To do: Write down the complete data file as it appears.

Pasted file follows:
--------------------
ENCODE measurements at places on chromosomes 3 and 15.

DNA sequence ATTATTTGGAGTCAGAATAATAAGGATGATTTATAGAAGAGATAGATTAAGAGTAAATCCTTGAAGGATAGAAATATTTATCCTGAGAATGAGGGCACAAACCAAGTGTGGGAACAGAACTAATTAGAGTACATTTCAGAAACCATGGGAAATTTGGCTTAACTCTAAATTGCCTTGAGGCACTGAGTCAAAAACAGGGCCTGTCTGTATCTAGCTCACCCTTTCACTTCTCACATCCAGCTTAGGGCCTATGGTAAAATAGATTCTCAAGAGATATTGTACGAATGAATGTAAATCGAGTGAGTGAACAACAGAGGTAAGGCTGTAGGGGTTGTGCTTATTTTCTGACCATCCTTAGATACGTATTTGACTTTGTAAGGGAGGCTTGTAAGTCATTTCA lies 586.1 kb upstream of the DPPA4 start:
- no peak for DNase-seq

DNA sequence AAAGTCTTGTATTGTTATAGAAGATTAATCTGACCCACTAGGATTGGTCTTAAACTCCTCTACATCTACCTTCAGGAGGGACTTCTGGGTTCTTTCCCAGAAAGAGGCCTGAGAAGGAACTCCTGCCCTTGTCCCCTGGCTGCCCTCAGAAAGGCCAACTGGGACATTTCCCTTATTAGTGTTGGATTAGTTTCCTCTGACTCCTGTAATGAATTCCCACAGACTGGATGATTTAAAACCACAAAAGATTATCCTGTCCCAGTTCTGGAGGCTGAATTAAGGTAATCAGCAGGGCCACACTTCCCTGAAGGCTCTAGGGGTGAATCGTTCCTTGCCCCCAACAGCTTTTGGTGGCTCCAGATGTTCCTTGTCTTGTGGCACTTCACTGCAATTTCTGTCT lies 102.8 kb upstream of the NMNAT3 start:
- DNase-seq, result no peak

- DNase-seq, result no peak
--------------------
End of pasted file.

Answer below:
ENCODE measurements at places on chromosomes 3 and 15.

DNA sequence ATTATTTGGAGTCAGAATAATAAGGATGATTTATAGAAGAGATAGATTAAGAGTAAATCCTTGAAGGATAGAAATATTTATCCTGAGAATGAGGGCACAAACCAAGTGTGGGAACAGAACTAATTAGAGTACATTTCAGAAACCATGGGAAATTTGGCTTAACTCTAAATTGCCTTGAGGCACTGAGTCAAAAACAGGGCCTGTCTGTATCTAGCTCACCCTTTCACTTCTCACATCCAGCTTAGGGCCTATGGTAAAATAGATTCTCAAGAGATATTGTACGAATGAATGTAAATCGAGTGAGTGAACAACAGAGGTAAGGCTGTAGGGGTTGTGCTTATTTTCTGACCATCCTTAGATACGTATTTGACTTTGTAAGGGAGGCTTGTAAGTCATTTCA lies 586.1 kb upstream of the DPPA4 start:
- no peak for DNase-seq

DNA sequence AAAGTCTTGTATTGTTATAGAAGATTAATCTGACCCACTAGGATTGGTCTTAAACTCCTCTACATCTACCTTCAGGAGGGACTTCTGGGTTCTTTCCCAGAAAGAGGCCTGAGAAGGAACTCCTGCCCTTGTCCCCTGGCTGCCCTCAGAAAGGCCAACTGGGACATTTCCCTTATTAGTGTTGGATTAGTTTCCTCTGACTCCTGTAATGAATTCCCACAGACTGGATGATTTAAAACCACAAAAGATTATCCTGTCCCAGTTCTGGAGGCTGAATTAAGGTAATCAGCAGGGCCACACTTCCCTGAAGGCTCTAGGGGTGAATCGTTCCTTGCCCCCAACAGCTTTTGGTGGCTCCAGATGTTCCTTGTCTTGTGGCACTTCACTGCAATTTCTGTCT lies 102.8 kb upstream of the NMNAT3 start:
- DNase-seq, result no peak

- DNase-seq, result no peak